Friday, June 20, 2008

Brutalizing English for Political Gain

My head nearly exploded this morning when I read this opening paragraph of a WSJ editorial:

The best news about yesterday's White House-Democrat deal on overseas eavesdropping is that the ACLU and the anti-antiterror Internet mob are apoplectic. This can only be good for U.S. national security. Too bad the compromise also comes at the cost of a further erosion of Presidential war powers.
"Anti-antiterror?" "War powers?"

I've ranted against "anti-antiterror" before, although it still infuriates me to no end. If the WSJ is going to be that way, they should just call people like me pro-terrorist or communist or whatever other ridiculous smear they can think of for properly comprehending the 4th Amendment to the Constitution of the United States. If they did that, they could limit their offensiveness to their own ideas without butchering the language to mask the absurdity of their implication.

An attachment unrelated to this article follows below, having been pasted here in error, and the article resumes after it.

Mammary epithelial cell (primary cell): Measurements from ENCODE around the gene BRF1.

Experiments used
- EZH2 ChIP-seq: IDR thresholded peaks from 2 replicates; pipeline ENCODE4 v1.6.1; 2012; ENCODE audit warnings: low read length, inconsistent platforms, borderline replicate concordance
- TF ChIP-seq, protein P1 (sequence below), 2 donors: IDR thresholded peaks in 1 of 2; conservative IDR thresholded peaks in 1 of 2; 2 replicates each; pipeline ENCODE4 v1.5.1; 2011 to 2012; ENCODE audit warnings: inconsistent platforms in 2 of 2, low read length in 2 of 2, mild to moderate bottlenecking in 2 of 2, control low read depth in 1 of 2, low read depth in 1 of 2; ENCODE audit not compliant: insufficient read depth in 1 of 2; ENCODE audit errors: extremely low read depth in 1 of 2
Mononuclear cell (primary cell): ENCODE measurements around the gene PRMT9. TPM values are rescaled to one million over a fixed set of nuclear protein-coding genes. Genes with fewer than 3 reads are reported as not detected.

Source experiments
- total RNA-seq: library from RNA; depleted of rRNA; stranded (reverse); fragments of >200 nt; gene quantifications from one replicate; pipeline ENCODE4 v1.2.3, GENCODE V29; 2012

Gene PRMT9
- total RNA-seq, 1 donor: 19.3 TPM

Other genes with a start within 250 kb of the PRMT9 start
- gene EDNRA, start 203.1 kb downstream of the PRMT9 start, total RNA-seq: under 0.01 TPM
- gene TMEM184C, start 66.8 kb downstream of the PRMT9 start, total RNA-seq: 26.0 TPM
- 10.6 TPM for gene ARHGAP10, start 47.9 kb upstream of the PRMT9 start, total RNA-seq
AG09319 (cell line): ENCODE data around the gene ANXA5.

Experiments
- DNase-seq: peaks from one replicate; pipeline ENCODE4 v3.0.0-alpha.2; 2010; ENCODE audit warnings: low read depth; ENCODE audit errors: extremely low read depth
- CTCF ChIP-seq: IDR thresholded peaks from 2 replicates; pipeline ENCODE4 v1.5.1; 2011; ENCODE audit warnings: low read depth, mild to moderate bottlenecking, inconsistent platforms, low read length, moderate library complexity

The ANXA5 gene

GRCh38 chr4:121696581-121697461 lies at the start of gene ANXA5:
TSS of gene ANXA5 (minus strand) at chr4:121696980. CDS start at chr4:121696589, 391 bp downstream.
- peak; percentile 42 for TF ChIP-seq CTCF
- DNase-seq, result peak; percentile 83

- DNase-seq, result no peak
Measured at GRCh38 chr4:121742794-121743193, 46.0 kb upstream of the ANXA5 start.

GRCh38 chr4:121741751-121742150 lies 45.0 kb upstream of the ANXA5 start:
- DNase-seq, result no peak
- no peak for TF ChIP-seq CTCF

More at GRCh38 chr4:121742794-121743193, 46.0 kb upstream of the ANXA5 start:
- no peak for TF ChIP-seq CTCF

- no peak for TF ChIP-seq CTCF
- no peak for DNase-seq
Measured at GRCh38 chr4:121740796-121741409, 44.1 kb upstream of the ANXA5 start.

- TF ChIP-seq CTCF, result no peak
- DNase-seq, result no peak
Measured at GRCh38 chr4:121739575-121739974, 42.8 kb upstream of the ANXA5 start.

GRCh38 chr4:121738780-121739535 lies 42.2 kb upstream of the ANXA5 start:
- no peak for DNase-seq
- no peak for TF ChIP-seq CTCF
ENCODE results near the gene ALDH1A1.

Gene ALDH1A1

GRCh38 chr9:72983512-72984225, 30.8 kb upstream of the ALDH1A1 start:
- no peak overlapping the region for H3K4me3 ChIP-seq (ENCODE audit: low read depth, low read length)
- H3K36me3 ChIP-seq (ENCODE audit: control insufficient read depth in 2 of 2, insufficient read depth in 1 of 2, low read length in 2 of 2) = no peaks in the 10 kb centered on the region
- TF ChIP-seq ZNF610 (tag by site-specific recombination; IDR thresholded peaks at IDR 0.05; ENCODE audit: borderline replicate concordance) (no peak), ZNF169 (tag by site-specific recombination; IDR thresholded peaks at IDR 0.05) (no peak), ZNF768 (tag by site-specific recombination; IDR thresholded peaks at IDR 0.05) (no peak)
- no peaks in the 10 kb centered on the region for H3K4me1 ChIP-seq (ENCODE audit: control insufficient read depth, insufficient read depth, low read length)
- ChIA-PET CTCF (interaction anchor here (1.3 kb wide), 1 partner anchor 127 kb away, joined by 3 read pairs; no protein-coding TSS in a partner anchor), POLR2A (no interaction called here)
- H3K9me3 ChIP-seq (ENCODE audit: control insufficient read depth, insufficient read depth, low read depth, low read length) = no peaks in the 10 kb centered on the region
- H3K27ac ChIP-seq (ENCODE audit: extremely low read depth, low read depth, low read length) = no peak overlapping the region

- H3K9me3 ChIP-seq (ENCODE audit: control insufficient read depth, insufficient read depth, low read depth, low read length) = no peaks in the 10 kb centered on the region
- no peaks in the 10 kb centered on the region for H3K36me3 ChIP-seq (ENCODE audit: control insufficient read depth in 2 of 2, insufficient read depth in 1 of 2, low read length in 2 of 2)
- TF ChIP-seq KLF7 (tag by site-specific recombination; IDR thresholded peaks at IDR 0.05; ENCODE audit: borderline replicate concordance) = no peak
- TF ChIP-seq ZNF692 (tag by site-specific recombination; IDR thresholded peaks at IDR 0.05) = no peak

Secondly, domestic intelligence gathering is not a tool of war. Indeed, it is a criminal justice issue and thus properly relegated to the judicial oversight of the FISA court. Under this twisted logic that conflates a policy talking-point (i.e. "War on Terror") with a conflict between military or paramilitary forces (i.e., war), one could easily argue for discarding Constitutional rights in the "War on Drugs" or even the "War on Poverty"--and they have.

Calling something a "war" as a political tactic does not make it so. Such language is simply a political trick to convince the public that the government can strip individuals rights for the sake of some greater good during a national emergency, that may or may not be as dangerous as advertised.

More on the political chicanery of the ubiquitous war metaphor can be found in my friend Gene Healy's book Cult of the Presidency. Buy it here.

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